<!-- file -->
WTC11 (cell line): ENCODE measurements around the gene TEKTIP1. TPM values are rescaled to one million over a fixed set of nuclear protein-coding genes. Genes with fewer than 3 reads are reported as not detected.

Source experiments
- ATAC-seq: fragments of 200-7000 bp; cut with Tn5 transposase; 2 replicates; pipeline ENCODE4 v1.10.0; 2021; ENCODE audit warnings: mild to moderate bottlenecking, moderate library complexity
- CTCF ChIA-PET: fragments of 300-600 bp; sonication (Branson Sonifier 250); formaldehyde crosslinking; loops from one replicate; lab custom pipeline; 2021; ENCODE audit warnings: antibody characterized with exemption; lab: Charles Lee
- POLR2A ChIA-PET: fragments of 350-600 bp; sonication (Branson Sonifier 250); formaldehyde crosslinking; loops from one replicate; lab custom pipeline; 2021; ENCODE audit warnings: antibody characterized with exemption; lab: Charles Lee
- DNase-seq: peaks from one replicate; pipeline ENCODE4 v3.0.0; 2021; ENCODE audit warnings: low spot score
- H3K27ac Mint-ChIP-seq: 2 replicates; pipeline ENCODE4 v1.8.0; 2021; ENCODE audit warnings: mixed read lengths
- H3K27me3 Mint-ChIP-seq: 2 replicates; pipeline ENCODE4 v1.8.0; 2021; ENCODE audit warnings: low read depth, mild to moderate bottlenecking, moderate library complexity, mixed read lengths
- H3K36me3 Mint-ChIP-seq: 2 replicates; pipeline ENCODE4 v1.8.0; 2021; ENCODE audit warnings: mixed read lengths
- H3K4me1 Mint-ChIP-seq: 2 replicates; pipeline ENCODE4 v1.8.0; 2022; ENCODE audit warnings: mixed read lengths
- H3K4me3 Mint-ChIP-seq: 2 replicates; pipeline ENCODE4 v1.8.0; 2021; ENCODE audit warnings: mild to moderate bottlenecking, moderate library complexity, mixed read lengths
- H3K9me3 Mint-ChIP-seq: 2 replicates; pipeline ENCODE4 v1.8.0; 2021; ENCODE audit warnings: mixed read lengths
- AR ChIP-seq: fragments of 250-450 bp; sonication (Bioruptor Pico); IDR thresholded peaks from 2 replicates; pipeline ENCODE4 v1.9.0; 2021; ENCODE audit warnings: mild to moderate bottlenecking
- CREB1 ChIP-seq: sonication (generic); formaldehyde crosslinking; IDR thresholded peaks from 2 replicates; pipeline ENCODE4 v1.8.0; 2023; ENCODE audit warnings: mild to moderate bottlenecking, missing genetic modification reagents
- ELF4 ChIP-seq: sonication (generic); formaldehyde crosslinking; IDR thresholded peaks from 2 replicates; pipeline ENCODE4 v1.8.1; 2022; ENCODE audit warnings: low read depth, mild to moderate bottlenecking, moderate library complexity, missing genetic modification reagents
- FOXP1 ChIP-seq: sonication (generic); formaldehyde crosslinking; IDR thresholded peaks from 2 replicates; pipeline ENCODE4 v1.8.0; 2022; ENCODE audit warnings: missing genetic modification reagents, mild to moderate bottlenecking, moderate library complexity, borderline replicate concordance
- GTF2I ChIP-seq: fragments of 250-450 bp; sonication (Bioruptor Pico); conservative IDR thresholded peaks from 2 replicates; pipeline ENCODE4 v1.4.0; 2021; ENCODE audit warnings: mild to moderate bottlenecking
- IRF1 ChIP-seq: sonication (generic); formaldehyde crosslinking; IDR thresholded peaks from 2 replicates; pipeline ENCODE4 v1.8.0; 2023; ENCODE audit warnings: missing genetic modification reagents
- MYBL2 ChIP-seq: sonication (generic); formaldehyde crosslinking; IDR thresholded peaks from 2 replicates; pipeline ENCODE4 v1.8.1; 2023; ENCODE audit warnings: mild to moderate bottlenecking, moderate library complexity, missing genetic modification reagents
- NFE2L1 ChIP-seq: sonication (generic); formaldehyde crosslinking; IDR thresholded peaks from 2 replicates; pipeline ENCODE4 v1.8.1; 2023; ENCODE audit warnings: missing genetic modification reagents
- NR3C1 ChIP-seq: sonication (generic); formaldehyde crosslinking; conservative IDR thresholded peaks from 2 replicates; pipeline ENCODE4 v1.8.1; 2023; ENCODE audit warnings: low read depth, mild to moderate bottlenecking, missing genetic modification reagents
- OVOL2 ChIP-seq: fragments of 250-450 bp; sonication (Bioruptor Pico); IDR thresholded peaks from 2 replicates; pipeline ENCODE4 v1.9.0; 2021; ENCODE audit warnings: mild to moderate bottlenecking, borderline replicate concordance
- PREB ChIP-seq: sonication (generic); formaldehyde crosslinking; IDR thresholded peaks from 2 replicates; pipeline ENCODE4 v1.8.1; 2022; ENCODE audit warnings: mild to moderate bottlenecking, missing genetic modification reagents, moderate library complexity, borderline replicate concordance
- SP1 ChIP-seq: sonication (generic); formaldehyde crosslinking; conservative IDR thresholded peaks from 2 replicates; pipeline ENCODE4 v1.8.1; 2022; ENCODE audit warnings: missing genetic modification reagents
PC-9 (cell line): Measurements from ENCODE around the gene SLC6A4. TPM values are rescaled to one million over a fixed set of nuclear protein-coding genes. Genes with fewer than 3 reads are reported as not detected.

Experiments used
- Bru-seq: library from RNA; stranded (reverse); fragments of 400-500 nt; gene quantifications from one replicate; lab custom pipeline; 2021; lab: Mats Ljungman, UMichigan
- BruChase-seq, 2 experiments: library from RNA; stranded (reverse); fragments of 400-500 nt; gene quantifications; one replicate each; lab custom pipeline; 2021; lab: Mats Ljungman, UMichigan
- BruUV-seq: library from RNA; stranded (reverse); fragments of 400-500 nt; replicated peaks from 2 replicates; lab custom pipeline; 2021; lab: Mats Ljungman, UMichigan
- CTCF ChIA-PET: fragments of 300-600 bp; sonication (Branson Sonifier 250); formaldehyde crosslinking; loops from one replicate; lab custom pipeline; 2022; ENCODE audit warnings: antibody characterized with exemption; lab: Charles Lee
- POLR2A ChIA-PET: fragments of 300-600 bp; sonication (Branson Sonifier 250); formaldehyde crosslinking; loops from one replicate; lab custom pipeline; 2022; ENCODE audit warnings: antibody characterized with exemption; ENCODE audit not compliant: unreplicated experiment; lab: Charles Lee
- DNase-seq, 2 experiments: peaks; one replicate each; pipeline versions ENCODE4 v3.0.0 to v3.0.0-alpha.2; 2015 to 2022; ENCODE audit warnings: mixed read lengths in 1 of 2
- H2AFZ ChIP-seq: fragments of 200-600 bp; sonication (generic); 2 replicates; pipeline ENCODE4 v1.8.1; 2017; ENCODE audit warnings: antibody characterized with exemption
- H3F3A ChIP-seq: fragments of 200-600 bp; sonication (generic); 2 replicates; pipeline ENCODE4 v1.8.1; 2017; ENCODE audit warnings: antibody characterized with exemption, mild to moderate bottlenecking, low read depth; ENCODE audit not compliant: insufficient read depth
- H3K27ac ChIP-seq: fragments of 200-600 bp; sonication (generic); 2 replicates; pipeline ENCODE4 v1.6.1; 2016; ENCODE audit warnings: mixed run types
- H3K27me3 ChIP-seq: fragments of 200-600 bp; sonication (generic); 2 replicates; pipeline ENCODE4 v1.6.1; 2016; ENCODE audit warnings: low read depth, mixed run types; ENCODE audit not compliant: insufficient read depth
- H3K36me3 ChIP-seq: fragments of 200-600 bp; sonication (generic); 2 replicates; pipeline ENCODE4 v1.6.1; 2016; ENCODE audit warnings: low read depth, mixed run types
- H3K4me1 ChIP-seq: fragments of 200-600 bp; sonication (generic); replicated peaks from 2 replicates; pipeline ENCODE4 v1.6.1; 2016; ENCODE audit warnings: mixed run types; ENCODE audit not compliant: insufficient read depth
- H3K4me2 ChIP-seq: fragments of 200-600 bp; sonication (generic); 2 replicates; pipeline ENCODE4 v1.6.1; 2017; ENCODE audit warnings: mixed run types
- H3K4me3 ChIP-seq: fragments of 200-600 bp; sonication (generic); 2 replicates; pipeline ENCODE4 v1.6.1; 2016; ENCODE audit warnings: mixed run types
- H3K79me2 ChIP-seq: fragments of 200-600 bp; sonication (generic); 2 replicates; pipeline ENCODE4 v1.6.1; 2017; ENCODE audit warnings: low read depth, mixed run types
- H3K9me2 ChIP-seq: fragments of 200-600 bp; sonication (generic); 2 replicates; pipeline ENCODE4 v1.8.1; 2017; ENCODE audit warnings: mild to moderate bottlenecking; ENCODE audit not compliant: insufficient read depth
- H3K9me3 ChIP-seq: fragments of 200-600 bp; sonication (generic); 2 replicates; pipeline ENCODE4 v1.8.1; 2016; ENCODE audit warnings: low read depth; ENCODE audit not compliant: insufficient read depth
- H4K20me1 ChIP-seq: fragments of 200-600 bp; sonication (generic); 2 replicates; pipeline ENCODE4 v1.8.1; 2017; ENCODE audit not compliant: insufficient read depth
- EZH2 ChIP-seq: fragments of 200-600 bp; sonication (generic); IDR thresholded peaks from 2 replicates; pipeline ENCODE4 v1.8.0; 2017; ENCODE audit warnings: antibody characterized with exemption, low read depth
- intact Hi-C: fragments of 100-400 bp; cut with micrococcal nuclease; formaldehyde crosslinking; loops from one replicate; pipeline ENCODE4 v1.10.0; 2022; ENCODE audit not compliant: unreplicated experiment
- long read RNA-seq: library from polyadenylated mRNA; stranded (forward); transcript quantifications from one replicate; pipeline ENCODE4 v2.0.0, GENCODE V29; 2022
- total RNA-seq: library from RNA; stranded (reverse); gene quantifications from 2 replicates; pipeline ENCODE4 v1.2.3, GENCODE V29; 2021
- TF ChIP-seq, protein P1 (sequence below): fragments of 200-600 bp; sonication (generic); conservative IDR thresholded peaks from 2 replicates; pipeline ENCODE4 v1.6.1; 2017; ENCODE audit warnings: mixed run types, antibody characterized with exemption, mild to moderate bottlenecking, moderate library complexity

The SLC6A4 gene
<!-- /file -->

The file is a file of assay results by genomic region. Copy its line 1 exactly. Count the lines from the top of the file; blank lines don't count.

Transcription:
WTC11 (cell line): ENCODE measurements around the gene TEKTIP1. TPM values are rescaled to one million over a fixed set of nuclear protein-coding genes. Genes with fewer than 3 reads are reported as not detected.